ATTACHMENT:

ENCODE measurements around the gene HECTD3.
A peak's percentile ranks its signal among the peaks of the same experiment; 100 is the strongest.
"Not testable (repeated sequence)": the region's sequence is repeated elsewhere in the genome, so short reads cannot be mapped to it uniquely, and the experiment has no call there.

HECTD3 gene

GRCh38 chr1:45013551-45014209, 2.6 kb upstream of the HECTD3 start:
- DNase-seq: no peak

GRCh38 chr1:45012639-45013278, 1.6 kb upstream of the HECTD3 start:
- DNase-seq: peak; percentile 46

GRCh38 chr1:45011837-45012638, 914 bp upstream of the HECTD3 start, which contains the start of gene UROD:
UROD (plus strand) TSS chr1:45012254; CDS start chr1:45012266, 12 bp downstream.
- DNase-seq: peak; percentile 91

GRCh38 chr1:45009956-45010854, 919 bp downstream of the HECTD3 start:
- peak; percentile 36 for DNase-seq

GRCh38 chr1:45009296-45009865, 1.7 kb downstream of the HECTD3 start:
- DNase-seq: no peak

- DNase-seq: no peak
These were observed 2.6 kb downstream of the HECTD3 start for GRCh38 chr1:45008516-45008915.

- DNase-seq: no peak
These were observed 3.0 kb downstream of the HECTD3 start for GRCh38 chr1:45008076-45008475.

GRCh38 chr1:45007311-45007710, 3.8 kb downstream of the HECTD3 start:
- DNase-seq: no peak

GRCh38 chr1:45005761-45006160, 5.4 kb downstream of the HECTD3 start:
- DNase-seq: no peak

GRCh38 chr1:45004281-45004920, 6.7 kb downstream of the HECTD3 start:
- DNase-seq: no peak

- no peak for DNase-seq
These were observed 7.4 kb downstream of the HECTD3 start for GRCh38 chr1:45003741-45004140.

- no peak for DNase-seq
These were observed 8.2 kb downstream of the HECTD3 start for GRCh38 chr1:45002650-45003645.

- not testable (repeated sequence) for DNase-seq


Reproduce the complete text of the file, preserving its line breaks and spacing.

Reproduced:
ENCODE measurements around the gene HECTD3.
A peak's percentile ranks its signal among the peaks of the same experiment; 100 is the strongest.
"Not testable (repeated sequence)": the region's sequence is repeated elsewhere in the genome, so short reads cannot be mapped to it uniquely, and the experiment has no call there.

HECTD3 gene

GRCh38 chr1:45013551-45014209, 2.6 kb upstream of the HECTD3 start:
- DNase-seq: no peak

GRCh38 chr1:45012639-45013278, 1.6 kb upstream of the HECTD3 start:
- DNase-seq: peak; percentile 46

GRCh38 chr1:45011837-45012638, 914 bp upstream of the HECTD3 start, which contains the start of gene UROD:
UROD (plus strand) TSS chr1:45012254; CDS start chr1:45012266, 12 bp downstream.
- DNase-seq: peak; percentile 91

GRCh38 chr1:45009956-45010854, 919 bp downstream of the HECTD3 start:
- peak; percentile 36 for DNase-seq

GRCh38 chr1:45009296-45009865, 1.7 kb downstream of the HECTD3 start:
- DNase-seq: no peak

- DNase-seq: no peak
These were observed 2.6 kb downstream of the HECTD3 start for GRCh38 chr1:45008516-45008915.

- DNase-seq: no peak
These were observed 3.0 kb downstream of the HECTD3 start for GRCh38 chr1:45008076-45008475.

GRCh38 chr1:45007311-45007710, 3.8 kb downstream of the HECTD3 start:
- DNase-seq: no peak

GRCh38 chr1:45005761-45006160, 5.4 kb downstream of the HECTD3 start:
- DNase-seq: no peak

GRCh38 chr1:45004281-45004920, 6.7 kb downstream of the HECTD3 start:
- DNase-seq: no peak

- no peak for DNase-seq
These were observed 7.4 kb downstream of the HECTD3 start for GRCh38 chr1:45003741-45004140.

- no peak for DNase-seq
These were observed 8.2 kb downstream of the HECTD3 start for GRCh38 chr1:45002650-45003645.

- not testable (repeated sequence) for DNase-seq